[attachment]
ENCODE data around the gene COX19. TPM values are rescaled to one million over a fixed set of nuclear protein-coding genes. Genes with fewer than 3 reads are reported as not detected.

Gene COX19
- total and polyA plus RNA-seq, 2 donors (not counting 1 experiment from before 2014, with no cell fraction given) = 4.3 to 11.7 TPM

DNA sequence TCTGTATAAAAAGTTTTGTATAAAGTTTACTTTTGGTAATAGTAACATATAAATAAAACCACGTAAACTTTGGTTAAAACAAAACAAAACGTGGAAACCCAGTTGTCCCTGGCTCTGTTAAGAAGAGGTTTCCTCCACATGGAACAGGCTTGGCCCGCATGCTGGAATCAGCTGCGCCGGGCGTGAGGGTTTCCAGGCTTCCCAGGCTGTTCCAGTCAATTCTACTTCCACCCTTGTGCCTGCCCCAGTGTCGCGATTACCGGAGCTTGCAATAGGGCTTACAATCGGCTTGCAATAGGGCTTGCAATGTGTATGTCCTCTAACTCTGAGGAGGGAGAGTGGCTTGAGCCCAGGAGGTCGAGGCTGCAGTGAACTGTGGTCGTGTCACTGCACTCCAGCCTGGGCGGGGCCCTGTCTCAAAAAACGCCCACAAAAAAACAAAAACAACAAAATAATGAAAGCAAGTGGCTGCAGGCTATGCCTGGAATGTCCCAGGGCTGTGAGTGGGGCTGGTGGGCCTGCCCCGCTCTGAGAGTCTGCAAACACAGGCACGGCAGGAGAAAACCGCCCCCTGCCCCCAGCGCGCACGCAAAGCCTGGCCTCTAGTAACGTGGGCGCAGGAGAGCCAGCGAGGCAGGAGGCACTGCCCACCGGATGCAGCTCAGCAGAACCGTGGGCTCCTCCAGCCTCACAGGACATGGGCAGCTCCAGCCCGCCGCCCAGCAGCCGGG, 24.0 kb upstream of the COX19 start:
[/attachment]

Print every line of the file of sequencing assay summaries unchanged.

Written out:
ENCODE data around the gene COX19. TPM values are rescaled to one million over a fixed set of nuclear protein-coding genes. Genes with fewer than 3 reads are reported as not detected.

Gene COX19
- total and polyA plus RNA-seq, 2 donors (not counting 1 experiment from before 2014, with no cell fraction given) = 4.3 to 11.7 TPM

DNA sequence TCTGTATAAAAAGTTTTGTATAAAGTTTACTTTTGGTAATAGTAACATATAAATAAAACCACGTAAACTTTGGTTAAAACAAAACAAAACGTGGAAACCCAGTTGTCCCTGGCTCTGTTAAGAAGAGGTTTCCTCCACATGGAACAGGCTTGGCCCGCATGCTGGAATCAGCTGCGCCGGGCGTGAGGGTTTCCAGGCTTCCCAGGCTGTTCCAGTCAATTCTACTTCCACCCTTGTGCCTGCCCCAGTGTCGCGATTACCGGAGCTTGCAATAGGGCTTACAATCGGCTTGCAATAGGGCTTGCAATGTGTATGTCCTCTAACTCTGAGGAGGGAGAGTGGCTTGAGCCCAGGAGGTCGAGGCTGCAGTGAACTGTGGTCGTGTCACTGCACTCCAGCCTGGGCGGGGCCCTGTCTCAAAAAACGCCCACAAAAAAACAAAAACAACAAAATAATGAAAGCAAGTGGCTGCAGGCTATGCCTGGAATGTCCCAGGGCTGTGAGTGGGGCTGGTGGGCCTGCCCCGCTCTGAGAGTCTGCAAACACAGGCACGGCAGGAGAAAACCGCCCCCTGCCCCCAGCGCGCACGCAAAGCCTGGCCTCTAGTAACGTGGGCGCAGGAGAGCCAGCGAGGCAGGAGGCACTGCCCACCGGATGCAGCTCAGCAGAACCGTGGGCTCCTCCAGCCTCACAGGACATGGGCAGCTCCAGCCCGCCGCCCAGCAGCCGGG, 24.0 kb upstream of the COX19 start: